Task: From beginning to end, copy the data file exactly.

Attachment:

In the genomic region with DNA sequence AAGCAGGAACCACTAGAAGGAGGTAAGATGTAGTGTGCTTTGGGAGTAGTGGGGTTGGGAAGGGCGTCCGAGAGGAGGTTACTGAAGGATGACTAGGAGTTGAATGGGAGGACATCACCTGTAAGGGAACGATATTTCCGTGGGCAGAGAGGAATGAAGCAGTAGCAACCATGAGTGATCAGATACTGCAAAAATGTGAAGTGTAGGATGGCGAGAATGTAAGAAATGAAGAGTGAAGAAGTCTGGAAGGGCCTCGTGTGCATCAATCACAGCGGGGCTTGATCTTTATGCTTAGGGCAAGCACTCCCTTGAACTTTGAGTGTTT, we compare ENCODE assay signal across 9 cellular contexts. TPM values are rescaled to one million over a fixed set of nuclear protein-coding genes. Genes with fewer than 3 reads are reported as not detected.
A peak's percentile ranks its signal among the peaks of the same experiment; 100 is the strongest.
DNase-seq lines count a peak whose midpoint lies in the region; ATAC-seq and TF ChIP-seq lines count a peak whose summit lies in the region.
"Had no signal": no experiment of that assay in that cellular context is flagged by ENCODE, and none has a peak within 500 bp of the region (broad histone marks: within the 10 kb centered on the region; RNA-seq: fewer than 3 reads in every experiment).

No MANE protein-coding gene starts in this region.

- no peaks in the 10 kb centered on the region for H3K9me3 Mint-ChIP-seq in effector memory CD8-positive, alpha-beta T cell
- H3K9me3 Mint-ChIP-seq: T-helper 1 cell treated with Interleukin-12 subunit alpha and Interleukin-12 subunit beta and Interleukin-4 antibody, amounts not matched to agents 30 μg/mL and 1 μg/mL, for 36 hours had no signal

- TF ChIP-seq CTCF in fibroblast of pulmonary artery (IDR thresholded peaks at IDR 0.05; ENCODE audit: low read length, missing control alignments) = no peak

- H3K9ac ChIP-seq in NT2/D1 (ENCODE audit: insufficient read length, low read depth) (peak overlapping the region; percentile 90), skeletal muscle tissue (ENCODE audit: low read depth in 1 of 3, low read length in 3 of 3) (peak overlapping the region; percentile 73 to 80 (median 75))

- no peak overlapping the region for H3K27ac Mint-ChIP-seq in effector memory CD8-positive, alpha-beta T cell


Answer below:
In the genomic region with DNA sequence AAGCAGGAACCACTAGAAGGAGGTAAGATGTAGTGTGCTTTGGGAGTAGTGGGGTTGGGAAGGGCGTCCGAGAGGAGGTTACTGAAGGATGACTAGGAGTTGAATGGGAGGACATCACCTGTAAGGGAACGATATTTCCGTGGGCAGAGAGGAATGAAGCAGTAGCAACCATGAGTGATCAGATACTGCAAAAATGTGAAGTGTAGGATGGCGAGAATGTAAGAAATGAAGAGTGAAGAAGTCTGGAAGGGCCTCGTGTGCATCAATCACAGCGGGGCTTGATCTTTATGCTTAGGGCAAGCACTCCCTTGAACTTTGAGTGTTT, we compare ENCODE assay signal across 9 cellular contexts. TPM values are rescaled to one million over a fixed set of nuclear protein-coding genes. Genes with fewer than 3 reads are reported as not detected.
A peak's percentile ranks its signal among the peaks of the same experiment; 100 is the strongest.
DNase-seq lines count a peak whose midpoint lies in the region; ATAC-seq and TF ChIP-seq lines count a peak whose summit lies in the region.
"Had no signal": no experiment of that assay in that cellular context is flagged by ENCODE, and none has a peak within 500 bp of the region (broad histone marks: within the 10 kb centered on the region; RNA-seq: fewer than 3 reads in every experiment).

No MANE protein-coding gene starts in this region.

- no peaks in the 10 kb centered on the region for H3K9me3 Mint-ChIP-seq in effector memory CD8-positive, alpha-beta T cell
- H3K9me3 Mint-ChIP-seq: T-helper 1 cell treated with Interleukin-12 subunit alpha and Interleukin-12 subunit beta and Interleukin-4 antibody, amounts not matched to agents 30 μg/mL and 1 μg/mL, for 36 hours had no signal

- TF ChIP-seq CTCF in fibroblast of pulmonary artery (IDR thresholded peaks at IDR 0.05; ENCODE audit: low read length, missing control alignments) = no peak

- H3K9ac ChIP-seq in NT2/D1 (ENCODE audit: insufficient read length, low read depth) (peak overlapping the region; percentile 90), skeletal muscle tissue (ENCODE audit: low read depth in 1 of 3, low read length in 3 of 3) (peak overlapping the region; percentile 73 to 80 (median 75))

- no peak overlapping the region for H3K27ac Mint-ChIP-seq in effector memory CD8-positive, alpha-beta T cell